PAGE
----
If you are fond of cooking, you probably know that herbs and spices are useful in food as they not only have aromatic properties and delicious flavours, but also provide medicinal benefits. But while these herbs and spices are good for us humans, are they just as beneficial for our four-legged friends?
Source: Kevin McCutcheon
Read on to find out which are healthy and safe for your pooch to consume and which ones are not!
Source: Alyson McPhee
While this list is non-exhaustive, here are 5 spices and herbs commonly used in cooking that are safe for your furry friend if eaten in small amounts:
Whether you like it or hate it, coriander remains a staple in many cuisines of the world today. Anti-parasitic and helpful for detoxification, it can be taken to alleviate nausea, relieve intestinal gas, and increase milk flow as well! However, take note to not give pregnant dogs coriander as it might give rise to uterine contractions.
Besides being yummy, parsley is anti-bacterial and anti-inflammatory. This herb is rich in antioxidants and is a natural diuretic, so sprinkling a bit over your dog’s food can help guard against urinary tract infections, gallbladder and kidney stones, and assist in treating high blood pressure. It is also often used as a breath fresher.
That being said, as parsley is high in oxalates, be careful not to give it to your dog if your dog is vulnerable to calcium oxalate stones. If you’re unsure, always check with your veterinarian first!
A common favourite among many of us, basil has anti-cancer properties and is often used to fight free radicals and reduce the risk of diabetes. Basil protects the liver, is anti-bacterial, and reduces pain and inflammation, making it particularly beneficial for dogs with arthritis or joint pains.
Another spice that is anti-inflammatory and displays anti-cancer features is cinnamon, which also helps to regulate the blood sugar levels in your dog and guard it against heart disease. Studies have shown that cinnamon could potentially reduce the risk of Parkinson’s and Alzheimer’s diseases as well, although you should bear in mind to choose the Ceylon cinnamon over the more prevalent Cassia variety, as the former is much lower in coumarin, a blood-thinning compound.
Probably one of the most common spices used in various cuisines, ginger has a range of health benefits for your canine friend if eaten in small doses. These include alleviating nausea and upset stomachs, improving blood circulation, and increasing the cognitive function of your dog, especially if it’s approaching its twilight years. Research has also shown that it reduces pain linked to osteoarthritis due to its anti-inflammatory properties, so that’s another useful spice to incorporate in your senior dog’s diet!
Source: Calum Lewis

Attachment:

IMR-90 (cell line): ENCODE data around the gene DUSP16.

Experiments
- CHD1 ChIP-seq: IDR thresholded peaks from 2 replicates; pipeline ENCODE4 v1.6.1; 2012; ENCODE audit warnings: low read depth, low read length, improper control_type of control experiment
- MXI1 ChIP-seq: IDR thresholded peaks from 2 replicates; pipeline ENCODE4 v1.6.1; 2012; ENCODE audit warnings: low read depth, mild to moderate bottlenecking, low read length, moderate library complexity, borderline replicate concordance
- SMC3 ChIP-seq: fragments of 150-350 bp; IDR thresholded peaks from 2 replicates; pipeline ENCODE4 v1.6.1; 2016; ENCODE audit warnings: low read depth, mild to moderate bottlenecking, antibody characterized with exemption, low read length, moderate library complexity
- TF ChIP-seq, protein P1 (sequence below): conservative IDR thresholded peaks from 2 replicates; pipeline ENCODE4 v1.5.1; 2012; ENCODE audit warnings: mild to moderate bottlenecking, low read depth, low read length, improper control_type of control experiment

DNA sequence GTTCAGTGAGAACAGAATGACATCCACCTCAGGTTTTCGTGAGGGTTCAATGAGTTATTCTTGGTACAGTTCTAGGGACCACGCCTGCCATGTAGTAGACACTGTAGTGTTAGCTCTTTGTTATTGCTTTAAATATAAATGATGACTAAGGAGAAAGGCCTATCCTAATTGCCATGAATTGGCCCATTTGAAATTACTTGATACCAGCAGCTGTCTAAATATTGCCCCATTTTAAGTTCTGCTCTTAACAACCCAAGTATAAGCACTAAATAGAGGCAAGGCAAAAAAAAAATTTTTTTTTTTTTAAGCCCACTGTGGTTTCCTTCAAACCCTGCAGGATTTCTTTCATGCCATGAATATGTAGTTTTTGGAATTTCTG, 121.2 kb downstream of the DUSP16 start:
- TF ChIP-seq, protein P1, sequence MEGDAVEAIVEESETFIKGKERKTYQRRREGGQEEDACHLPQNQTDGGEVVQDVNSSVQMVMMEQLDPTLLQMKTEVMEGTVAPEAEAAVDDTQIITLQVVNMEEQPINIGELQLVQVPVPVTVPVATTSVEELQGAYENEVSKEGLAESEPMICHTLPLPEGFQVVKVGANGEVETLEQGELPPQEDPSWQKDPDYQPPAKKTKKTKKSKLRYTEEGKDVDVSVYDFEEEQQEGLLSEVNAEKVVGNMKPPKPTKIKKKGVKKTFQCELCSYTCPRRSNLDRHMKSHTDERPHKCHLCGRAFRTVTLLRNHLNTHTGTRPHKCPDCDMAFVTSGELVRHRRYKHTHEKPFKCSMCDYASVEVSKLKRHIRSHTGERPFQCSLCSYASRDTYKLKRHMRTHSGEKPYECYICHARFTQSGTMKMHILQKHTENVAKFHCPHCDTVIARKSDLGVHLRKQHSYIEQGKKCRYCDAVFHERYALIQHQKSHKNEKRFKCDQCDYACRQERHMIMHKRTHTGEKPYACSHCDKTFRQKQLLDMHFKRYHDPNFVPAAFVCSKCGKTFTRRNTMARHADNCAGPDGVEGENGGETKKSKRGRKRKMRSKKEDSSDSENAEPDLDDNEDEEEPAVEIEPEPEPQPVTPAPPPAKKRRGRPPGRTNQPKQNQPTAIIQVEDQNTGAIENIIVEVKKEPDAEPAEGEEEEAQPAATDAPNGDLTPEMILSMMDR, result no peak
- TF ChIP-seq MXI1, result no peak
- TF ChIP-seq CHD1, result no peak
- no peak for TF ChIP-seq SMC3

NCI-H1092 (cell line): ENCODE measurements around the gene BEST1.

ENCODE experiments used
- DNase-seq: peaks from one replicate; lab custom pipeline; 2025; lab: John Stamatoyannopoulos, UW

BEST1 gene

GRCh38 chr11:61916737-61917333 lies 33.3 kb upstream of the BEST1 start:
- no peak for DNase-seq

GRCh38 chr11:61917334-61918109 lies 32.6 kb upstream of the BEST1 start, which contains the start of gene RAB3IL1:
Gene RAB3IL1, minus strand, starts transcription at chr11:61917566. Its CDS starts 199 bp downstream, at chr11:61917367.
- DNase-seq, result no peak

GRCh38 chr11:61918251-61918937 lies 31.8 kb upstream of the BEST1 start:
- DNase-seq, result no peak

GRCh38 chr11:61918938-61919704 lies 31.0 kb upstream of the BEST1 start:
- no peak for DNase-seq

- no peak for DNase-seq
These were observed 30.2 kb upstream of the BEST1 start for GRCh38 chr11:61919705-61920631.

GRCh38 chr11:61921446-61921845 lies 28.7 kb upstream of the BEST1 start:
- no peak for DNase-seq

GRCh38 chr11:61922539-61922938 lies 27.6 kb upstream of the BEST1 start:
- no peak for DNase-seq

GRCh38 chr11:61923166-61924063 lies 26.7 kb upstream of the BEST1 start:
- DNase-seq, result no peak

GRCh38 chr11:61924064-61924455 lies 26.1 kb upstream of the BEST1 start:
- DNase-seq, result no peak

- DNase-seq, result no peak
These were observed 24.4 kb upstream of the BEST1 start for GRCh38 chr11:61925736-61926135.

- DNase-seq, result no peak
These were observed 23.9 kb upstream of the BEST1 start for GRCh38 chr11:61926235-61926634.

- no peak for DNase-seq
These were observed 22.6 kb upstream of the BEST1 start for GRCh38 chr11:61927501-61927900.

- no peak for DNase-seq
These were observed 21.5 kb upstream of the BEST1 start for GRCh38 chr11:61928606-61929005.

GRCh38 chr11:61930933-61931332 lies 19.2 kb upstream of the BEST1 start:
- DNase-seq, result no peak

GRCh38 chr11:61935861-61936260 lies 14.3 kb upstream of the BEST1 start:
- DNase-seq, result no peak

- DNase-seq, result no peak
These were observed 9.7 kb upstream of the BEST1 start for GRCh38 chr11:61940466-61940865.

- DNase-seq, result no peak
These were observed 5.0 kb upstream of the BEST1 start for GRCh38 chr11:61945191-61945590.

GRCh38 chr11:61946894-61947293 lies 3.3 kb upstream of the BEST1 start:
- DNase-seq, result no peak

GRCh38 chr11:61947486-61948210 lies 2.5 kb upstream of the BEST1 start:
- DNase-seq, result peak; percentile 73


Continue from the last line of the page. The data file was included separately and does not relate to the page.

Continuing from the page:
Having covered some of the most commonly used herbs and spices that are safe for your beloved canine, the following reveals some unsafe ones to keep away from them, as even small amounts may be toxic:
Often used for baking cookies and cakes, nutmeg is toxic to pets due to a compound it contains called myristicin. While it takes a large amount of nutmeg to cause problems in dogs, ingesting too much nutmeg can result in disorientation, hallucinations, increased heart rate and blood pressure, dry mouth, abdominal pain, and even seizures.
If your pet has eaten some nutmeg, keep in mind your pet’s size in relation to how much nutmeg it ate and observe closely for any of the above symptoms. To be safe, you may bring it to the nearest vet for a check-up as well.
Avoid giving onion powder to your dog at all costs! Onions contain thiosulphate, which can cause hemolytic anaemia in your beloved furry friend. When ingested, the red blood cells of your dog may rupture, leading to dangerous health consequence. Your dog may also suffer from gastroenteritis, which includes nausea, oral irritation, drooling, abdominal pain, vomiting, and diarrhoea.
Symptoms include lethargy, pale gums, increased heart rate, increased breathing rate, exercise intolerance, and collapsing. Usually, Japanese breeds of dogs such as the Akita and Shiba Inu are more sensitive to onion poisoning, which can have a delayed onset and only show clinical signs a few days after ingesting it.
Garlic and onion both belong to the Allium family, which is generally toxic for dogs. However, garlic is about five times more poisonous than onion to dogs, and similarly, can cause hemolytic anaemia or gastroenteritis if your pooch consumes it. Keep it away from your furry friend!
While a tiny amount of pepper is alright, too much black pepper may cause irritation of the digestive tract in your dog because of a chemical called capsaicin. Pepper in general also contains piperine, which increases your dog’s absorption of prescription medications and in turn raises the risk of accidental overdose.